You may have never heard of the vine snake, even though the species (there are several) are found everywhere in the tropical world, from Texas to the ghats of western India. Some are brownish, but most are bright green with racing stripes. All of them are about 3/4 of an inch thick and between 1-1/2 and 2 meters long.
Additionally, they all have long, pointy snouts, and their huge mouths are as long as their heads. Vine snakes are technically vipers, and have two long fangs at the backs of their mouths, with which they make holes in their prey to introduce their toxic saliva into the bloodstreams of the mice, frogs, and little birds they hunt.
Apparently, these long, skinny guys never leave the tree when hunting. They hang around by their long and delicate tails, and watch the ground, looking for a mouse (or a mouse's nest), a frog, or whatever. They try to get close enough to carefully smell the intended prey, and if it passes the sniff test, drop down far enough to grab it by the head, and immediately raise it a foot or more into the tree. They waste no time giving the fatal bite and then immediately once it's immobilized, eating the victim. Then they head straight for the top of the tree and a month or so of napping and digesting,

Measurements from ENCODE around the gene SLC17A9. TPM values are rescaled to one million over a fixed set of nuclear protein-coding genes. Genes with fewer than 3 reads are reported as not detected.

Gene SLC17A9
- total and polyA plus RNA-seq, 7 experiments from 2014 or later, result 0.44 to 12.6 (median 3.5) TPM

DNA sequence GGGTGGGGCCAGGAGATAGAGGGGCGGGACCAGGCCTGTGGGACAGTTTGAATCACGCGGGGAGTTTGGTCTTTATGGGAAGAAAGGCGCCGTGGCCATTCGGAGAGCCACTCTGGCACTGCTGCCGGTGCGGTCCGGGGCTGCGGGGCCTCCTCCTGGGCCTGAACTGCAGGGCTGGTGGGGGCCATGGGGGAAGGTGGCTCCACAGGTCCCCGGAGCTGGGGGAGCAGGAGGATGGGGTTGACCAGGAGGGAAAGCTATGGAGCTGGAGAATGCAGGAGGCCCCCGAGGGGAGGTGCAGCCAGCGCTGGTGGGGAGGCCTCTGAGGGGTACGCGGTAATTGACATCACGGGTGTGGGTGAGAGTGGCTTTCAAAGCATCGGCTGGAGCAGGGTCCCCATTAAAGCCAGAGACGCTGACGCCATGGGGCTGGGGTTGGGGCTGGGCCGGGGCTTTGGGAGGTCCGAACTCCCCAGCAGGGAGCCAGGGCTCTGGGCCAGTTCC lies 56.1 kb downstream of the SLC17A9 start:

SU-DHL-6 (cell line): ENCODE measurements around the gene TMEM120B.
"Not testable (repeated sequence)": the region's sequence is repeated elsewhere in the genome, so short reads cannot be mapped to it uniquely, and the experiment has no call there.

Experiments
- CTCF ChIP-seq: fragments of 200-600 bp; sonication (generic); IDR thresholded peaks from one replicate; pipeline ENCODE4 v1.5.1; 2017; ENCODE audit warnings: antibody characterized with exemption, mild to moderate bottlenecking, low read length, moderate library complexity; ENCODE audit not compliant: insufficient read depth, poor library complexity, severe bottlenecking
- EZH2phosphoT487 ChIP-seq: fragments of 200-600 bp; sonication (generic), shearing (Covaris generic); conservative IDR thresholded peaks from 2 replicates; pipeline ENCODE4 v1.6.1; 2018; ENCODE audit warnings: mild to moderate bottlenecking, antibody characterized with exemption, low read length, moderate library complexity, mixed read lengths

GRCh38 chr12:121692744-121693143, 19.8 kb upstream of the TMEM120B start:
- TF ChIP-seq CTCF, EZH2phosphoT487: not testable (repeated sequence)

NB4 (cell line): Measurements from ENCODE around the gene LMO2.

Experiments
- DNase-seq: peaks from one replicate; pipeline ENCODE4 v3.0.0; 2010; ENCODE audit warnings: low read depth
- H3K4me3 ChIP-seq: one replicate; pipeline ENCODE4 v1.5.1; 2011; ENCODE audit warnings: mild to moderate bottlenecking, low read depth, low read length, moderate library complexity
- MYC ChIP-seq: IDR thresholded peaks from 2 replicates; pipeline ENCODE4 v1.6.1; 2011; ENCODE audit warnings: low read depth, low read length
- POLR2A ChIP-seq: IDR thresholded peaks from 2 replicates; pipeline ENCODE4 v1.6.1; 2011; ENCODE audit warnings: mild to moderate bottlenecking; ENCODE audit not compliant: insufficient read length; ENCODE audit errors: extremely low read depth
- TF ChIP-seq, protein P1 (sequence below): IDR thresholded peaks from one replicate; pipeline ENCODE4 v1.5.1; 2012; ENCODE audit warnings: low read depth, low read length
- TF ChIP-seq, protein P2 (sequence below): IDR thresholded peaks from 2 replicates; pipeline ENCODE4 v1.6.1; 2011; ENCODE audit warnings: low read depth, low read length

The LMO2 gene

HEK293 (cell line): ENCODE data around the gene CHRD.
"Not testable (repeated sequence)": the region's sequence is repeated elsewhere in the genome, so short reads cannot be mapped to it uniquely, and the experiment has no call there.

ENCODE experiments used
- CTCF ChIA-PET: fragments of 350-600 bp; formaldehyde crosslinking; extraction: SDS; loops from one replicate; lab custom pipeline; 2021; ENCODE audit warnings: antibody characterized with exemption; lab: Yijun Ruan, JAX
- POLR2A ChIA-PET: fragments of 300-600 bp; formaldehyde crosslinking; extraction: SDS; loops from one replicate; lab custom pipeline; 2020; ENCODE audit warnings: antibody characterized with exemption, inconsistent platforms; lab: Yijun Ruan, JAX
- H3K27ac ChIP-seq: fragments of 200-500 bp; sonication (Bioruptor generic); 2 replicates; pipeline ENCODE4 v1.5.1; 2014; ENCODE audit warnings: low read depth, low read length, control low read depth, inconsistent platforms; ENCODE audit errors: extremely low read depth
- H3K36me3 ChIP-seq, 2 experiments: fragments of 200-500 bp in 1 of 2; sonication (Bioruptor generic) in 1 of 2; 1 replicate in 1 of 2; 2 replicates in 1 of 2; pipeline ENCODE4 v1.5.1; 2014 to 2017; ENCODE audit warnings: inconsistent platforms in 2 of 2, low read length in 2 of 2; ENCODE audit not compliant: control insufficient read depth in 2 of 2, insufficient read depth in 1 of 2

Wednesday, July 12, 2017
I can’t remember if I ever told U the story of Branwell and me.
This was in Utah in 2014. There were some brontosaurus pups, and one of em followed me home a couple of times, but I wasn’t allowed to keep him. I named him Branwell after
the Bronte's disreputable younger brother.
He soon was able to recognize our car.
"Uh oh! Branwell Bronte sawr us."
Every other day or so I’d have to walk him back up to ye store, where he and his family lived on the produce that otherwise would have been dumpstered.
Kit took this pic on Dec 13, 2014, as we were leaving town. I just had to stop & say g'bye to the little guy, who was about 12 weeks at the time. He’s fully grown by now, and having a better life than his namesake did, I'm sure.